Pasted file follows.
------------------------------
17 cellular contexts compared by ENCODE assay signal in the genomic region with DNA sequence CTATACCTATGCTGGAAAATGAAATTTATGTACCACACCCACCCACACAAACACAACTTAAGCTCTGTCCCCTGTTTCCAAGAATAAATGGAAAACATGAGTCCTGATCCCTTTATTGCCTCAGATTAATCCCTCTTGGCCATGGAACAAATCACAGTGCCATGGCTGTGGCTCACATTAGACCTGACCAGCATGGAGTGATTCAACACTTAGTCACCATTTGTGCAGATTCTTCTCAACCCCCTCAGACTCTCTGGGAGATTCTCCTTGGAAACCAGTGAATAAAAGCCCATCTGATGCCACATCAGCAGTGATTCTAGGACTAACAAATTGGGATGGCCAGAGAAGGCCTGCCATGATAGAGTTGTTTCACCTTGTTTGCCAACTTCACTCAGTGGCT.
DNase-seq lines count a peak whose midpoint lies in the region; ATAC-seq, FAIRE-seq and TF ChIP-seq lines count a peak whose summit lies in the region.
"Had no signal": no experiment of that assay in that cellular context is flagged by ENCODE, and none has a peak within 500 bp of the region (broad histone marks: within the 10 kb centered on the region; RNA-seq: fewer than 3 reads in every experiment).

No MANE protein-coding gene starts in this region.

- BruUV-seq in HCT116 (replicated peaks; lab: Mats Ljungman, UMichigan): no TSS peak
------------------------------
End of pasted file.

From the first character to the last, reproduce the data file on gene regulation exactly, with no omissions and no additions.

17 cellular contexts compared by ENCODE assay signal in the genomic region with DNA sequence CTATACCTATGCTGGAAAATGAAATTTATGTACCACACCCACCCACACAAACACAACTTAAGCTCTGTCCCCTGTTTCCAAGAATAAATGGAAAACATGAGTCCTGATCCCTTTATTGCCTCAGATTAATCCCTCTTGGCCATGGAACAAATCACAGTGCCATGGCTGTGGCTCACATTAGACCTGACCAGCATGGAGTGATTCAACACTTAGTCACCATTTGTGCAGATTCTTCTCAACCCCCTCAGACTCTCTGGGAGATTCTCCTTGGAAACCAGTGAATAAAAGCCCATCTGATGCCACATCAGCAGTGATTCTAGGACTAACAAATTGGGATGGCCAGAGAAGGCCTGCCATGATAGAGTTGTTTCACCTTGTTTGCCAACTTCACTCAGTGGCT.
DNase-seq lines count a peak whose midpoint lies in the region; ATAC-seq, FAIRE-seq and TF ChIP-seq lines count a peak whose summit lies in the region.
"Had no signal": no experiment of that assay in that cellular context is flagged by ENCODE, and none has a peak within 500 bp of the region (broad histone marks: within the 10 kb centered on the region; RNA-seq: fewer than 3 reads in every experiment).

No MANE protein-coding gene starts in this region.

- BruUV-seq in HCT116 (replicated peaks; lab: Mats Ljungman, UMichigan): no TSS peak